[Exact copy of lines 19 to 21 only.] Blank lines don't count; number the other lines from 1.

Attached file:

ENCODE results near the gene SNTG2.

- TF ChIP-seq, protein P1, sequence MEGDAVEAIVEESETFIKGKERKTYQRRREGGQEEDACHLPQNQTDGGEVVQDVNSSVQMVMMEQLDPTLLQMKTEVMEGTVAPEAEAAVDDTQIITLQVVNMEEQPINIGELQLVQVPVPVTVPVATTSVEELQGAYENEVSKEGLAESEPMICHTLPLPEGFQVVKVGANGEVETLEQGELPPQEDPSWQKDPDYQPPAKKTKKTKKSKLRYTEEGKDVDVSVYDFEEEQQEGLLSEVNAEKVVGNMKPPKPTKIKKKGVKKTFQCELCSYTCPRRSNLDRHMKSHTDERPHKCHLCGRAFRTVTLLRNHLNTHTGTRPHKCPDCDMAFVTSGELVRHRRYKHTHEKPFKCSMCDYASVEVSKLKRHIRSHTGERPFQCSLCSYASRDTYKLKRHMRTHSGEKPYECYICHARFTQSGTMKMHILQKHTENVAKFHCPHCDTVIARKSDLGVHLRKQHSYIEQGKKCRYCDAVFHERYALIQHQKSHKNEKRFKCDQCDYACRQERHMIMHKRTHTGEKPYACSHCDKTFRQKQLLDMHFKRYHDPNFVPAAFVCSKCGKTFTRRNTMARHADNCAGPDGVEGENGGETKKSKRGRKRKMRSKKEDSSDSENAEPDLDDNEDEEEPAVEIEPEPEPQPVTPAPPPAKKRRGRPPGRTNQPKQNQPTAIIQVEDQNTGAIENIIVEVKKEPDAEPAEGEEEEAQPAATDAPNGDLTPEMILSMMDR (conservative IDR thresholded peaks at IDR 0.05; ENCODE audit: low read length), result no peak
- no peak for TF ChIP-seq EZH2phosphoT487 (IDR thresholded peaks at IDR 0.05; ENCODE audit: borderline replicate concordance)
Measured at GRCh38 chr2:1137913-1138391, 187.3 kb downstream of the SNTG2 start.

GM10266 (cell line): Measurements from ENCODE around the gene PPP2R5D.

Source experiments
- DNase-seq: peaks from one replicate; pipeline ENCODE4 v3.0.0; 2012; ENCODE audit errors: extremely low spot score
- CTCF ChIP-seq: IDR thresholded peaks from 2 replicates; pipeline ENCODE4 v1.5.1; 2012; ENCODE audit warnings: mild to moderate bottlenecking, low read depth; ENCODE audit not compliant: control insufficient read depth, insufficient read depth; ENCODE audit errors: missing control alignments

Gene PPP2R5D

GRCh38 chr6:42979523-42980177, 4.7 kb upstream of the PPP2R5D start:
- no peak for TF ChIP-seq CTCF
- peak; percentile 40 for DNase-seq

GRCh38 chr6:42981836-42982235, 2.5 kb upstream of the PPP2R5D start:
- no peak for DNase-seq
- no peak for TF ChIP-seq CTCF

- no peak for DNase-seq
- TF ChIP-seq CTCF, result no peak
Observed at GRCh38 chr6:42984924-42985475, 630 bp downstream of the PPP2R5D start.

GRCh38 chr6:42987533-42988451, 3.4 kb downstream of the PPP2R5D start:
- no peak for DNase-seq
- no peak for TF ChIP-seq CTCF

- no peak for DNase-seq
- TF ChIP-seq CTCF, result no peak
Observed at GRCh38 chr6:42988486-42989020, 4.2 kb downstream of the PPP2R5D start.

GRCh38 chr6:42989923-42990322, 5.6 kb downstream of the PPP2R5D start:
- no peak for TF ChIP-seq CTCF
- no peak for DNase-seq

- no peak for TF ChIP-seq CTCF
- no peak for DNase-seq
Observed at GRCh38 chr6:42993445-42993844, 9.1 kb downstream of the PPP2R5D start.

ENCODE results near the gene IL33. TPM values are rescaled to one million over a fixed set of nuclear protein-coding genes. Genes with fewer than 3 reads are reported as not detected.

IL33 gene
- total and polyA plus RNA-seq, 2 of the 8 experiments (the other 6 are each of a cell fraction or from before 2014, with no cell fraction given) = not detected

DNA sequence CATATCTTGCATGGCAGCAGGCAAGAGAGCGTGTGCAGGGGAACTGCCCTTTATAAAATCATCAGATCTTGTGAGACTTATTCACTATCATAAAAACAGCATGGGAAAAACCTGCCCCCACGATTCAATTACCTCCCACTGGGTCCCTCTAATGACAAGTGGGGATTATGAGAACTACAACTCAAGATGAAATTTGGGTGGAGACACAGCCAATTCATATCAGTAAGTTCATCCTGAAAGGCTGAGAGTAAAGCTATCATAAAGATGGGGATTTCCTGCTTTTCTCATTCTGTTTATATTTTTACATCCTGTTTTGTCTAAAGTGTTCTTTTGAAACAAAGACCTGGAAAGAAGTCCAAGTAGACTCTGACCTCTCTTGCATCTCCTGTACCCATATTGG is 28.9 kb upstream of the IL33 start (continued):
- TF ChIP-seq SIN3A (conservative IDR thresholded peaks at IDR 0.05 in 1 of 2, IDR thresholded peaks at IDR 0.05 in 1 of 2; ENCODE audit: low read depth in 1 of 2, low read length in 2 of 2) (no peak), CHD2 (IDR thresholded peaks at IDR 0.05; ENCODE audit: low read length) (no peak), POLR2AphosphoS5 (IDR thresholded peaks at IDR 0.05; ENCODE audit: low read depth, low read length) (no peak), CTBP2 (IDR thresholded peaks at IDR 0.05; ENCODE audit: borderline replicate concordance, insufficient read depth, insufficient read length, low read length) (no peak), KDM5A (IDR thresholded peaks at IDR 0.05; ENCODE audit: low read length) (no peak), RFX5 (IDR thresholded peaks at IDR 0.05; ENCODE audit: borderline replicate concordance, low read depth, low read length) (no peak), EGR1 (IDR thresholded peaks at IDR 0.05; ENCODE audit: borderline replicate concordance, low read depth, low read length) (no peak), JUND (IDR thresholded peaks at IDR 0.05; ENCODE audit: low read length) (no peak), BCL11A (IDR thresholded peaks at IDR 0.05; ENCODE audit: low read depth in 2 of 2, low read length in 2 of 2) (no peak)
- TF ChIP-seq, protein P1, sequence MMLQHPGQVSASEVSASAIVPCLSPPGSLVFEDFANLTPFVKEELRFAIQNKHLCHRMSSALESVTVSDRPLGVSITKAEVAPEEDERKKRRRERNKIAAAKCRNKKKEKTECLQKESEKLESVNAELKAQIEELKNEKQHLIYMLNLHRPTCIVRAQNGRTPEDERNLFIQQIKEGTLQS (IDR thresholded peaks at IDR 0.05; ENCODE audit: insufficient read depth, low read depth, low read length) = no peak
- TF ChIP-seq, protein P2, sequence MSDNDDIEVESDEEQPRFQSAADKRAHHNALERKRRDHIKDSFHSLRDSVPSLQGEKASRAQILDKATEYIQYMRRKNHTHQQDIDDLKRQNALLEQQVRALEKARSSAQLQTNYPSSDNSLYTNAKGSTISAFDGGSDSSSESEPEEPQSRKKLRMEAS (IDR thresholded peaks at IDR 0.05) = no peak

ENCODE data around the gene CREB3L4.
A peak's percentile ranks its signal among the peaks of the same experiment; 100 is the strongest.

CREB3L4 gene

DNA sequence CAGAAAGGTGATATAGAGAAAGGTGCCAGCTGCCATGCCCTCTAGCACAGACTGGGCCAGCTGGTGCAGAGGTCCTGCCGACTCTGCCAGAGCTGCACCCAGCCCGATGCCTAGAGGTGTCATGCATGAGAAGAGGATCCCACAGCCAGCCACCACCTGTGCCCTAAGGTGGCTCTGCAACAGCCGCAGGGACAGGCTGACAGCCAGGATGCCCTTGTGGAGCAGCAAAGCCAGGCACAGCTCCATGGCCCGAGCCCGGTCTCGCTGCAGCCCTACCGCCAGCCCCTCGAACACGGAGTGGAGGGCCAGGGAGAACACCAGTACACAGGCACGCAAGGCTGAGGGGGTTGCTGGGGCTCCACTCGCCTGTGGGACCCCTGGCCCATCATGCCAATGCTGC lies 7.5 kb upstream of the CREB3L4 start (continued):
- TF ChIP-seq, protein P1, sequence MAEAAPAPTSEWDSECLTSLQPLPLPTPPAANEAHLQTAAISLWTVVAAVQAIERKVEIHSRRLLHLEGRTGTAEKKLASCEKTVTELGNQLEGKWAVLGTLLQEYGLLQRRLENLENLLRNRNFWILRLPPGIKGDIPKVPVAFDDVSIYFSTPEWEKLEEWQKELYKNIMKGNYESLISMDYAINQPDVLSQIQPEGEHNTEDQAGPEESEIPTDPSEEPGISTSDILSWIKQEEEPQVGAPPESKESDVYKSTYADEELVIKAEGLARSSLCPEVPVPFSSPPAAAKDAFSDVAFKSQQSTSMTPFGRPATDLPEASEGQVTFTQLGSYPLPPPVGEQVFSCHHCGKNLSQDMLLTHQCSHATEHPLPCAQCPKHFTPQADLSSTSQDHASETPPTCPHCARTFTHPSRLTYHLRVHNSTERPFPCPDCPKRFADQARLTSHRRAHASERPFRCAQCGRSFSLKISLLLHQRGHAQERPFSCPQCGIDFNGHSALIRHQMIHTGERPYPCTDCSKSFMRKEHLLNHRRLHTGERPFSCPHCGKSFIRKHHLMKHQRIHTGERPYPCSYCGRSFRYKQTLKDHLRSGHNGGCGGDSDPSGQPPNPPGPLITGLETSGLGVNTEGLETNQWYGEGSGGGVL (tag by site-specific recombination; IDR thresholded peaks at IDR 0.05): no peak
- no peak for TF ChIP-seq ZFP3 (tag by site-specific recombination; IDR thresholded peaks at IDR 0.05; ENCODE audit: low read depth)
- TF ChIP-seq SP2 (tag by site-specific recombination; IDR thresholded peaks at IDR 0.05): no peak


GRCh38 chr6:42987533-42988451, 3.4 kb downstream of the PPP2R5D start:
- no peak for DNase-seq
- no peak for TF ChIP-seq CTCF